Grow your own: Spinach

Spinach is a crop is not hugely popular as a cooked vegetable but the young leaves are used more in salads now. It has a reputation for being really high in iron, although it has no more than some other leafy or green veg.

So if you don’t like spinach but do like other greens then don’t be too concerned. It is extremely good for us though and as it can be grown nearly all year round, it is a good choice for the veg plot.

Spinach Varieties

The definition of spinach is a bit complex because true spinach is an annual. Some varieties have round seeds – these are usually sown in spring and give harvests through the summer – and another hardier type, with prickly seeds, is harvested into autumn and winter.

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There is also New Zealand spinach, which isn’t a true spinach, though it looks similar but with smaller leaves. It is milder in flavour and is more tolerant of hot weather. Perpetual spinach is actually a member of the beetroot family so again not a true spinach.

  • ‘Sigmaleaf’
    A popular summer variety that is very bolt resistant and it happens to be quite hardy too so can be grown for autumn and winter harvesting.
  • ‘Samish’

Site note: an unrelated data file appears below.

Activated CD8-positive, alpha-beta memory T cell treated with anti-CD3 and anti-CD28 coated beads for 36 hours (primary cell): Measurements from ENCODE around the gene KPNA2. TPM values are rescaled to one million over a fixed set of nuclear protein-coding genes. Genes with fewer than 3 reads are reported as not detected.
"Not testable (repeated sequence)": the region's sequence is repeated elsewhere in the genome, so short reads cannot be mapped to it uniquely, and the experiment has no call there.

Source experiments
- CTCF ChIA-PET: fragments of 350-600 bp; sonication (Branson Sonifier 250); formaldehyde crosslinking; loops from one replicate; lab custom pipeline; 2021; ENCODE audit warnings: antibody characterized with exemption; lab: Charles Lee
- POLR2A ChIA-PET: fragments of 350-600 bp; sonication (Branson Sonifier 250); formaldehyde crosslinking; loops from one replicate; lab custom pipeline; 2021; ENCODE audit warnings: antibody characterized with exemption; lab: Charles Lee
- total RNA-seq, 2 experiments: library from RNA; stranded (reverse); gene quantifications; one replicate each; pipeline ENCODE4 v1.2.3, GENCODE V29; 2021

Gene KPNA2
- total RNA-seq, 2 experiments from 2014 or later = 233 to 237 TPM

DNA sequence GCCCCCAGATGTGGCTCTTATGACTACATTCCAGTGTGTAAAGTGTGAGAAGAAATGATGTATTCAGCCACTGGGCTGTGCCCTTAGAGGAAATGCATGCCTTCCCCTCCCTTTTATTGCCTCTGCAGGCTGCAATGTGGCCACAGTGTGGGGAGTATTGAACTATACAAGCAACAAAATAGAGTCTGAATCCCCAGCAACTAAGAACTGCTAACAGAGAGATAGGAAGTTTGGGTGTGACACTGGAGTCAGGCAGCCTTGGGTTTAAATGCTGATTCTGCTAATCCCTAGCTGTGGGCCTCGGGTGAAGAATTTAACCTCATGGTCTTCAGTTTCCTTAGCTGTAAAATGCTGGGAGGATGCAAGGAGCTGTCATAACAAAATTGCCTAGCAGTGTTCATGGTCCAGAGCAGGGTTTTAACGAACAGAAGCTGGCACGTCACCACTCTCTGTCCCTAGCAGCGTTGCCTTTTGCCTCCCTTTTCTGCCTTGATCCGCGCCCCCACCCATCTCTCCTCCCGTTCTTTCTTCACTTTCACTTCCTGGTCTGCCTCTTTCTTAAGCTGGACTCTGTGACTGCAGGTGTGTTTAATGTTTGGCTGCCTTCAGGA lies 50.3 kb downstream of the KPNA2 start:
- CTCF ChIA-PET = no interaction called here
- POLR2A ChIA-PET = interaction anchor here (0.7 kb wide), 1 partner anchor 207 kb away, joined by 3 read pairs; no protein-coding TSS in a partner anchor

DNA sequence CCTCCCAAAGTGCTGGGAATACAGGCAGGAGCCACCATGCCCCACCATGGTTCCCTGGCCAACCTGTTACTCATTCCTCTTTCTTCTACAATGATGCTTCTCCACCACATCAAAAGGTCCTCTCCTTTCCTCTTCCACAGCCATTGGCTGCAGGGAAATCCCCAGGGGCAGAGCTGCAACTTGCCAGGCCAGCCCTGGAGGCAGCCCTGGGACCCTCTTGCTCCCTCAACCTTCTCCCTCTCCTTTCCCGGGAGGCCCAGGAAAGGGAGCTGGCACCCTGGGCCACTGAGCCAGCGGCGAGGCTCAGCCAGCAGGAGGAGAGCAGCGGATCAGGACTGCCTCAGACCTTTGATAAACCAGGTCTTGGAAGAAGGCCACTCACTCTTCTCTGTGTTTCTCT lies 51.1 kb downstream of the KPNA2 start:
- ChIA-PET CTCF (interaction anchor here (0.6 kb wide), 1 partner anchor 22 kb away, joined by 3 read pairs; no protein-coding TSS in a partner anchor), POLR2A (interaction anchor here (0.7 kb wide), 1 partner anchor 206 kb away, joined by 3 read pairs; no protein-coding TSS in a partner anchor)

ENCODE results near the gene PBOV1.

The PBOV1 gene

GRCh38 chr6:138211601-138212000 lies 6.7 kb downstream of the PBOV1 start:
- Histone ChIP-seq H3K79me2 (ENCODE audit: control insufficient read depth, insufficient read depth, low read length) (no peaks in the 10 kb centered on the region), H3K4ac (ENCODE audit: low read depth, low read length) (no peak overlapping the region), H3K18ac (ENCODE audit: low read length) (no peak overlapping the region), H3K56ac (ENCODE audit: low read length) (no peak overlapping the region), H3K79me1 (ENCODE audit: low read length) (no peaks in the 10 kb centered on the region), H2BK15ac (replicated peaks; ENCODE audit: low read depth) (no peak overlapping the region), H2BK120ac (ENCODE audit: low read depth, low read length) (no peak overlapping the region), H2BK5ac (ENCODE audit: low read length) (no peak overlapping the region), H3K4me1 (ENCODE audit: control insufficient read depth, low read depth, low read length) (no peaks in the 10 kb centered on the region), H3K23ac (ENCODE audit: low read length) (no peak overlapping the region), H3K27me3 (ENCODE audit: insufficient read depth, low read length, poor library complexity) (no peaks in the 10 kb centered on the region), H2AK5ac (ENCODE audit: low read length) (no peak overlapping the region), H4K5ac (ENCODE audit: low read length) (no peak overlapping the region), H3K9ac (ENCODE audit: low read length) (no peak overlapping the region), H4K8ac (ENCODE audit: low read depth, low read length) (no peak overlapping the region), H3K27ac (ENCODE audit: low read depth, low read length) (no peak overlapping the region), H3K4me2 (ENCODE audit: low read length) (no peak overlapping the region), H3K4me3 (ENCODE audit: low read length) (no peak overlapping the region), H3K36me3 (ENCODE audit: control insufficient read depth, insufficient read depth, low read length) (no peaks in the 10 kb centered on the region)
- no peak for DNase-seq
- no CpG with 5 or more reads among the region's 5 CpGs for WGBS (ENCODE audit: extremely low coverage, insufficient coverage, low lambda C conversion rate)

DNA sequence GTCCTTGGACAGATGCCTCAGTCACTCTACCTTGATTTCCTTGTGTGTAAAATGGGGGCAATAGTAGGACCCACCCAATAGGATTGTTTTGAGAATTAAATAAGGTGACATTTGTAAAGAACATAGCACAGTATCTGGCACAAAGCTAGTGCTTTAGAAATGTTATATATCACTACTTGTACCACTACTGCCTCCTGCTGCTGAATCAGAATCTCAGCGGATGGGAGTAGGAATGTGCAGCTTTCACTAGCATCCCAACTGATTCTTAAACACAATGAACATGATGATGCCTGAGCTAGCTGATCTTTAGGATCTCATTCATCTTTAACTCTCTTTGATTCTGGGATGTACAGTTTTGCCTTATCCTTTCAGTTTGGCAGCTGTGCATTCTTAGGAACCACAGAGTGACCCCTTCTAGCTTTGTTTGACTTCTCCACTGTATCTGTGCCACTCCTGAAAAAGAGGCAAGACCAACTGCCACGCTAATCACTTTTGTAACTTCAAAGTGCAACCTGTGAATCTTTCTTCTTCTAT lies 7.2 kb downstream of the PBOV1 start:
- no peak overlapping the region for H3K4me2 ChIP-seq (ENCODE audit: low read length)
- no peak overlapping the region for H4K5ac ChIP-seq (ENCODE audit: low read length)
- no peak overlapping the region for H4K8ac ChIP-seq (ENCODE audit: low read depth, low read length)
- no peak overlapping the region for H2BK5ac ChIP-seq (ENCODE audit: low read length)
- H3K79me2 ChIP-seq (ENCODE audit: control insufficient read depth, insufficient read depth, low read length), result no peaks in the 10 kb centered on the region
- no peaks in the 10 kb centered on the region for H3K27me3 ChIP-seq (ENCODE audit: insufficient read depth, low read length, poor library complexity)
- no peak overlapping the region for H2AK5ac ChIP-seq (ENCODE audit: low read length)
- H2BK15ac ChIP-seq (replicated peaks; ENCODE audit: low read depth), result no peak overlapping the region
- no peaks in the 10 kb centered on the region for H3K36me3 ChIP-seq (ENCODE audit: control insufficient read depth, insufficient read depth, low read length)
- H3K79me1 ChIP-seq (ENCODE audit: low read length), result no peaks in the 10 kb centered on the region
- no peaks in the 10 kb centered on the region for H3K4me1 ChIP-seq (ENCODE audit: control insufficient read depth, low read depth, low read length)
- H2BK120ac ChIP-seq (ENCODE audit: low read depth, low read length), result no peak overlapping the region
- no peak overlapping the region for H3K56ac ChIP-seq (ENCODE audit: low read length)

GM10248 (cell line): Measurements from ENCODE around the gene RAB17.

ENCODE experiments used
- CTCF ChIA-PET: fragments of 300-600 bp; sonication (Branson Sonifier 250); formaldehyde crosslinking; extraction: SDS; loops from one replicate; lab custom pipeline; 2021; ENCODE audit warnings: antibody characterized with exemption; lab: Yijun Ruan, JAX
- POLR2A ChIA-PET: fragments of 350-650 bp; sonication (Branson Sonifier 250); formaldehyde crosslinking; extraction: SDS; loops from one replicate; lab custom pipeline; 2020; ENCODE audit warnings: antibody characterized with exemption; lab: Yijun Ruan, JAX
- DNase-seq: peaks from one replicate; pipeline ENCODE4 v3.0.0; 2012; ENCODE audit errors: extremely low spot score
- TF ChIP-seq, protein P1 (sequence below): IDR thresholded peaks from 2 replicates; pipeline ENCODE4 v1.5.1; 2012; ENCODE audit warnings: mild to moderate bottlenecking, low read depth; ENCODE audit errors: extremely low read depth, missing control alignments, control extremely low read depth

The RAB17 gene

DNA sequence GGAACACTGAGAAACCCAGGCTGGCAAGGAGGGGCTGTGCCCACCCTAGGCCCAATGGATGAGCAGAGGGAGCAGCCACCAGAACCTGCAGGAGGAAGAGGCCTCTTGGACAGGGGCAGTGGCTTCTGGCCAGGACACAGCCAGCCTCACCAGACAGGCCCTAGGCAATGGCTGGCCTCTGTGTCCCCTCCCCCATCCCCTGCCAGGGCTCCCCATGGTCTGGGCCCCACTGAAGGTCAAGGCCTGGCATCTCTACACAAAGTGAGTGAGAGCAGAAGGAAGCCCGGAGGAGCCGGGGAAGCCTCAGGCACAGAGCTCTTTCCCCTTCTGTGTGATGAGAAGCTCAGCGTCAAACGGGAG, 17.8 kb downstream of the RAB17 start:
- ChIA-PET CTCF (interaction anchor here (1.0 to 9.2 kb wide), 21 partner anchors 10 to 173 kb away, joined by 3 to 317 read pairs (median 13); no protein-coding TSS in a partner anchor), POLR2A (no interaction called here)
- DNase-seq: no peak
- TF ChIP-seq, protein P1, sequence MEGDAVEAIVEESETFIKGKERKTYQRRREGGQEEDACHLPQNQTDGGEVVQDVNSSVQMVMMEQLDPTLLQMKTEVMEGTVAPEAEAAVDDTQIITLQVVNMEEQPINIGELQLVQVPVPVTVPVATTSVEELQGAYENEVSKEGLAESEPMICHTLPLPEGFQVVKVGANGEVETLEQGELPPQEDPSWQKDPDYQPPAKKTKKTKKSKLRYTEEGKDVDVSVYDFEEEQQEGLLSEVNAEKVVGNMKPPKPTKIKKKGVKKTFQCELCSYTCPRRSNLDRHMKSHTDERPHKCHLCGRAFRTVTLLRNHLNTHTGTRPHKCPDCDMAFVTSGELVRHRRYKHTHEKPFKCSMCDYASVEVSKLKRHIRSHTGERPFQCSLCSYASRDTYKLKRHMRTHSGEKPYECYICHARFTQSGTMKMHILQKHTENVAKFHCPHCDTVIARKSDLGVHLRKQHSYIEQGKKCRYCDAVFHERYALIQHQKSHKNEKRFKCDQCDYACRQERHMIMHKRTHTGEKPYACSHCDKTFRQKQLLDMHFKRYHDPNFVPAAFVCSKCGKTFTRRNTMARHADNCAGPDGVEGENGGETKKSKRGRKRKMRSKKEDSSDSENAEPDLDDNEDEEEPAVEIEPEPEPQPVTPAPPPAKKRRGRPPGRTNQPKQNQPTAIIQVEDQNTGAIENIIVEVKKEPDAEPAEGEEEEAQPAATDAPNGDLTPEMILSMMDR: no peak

A late-sowing variety for growing under cloches or in polytunnels. Harvest the young leaves.
  • ‘Tirza F1’
    Good resistance to downy mildew, a disease that can be a problem on spinach. Also more resistant to bolting.
  • ‘Triathlon F1’
    Best from spring and autumn sowings. Fast growing.
  • ‘Reddy F1’
    An attractive variety with red stems and spear-shaped leaves. Sweet taste and Sowing time inside mildew resistant.
A pile of Spinach on a white background.

Sowing & Growing Spinach

The seeds are sown about 2.5cm (1in) deep and 2.5cm (1in) apart. Once the seedlings are through, thin them out to 7.5cm (3in) apart and eat the seedlings as microgreens.

Don’t ever allow spinach seedlings to become too overcrowded as the stress of this will force them to bolt (run to seed prematurely).

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Growing on spinach

Keep weed growth down and thin to leave space between each plant. Water well in dry spells and start to pick leaves as soon as they are large enough.

Leave the growing point intact so that more leaves will be produced. By sowing regularly spinach can be harvested for much of the year.

Scrumptious recipes for your homegrown spinach

For more growing tips and guides, you should subscribe to Kitchen Garden – you’ll receive free seeds with every single issue too!

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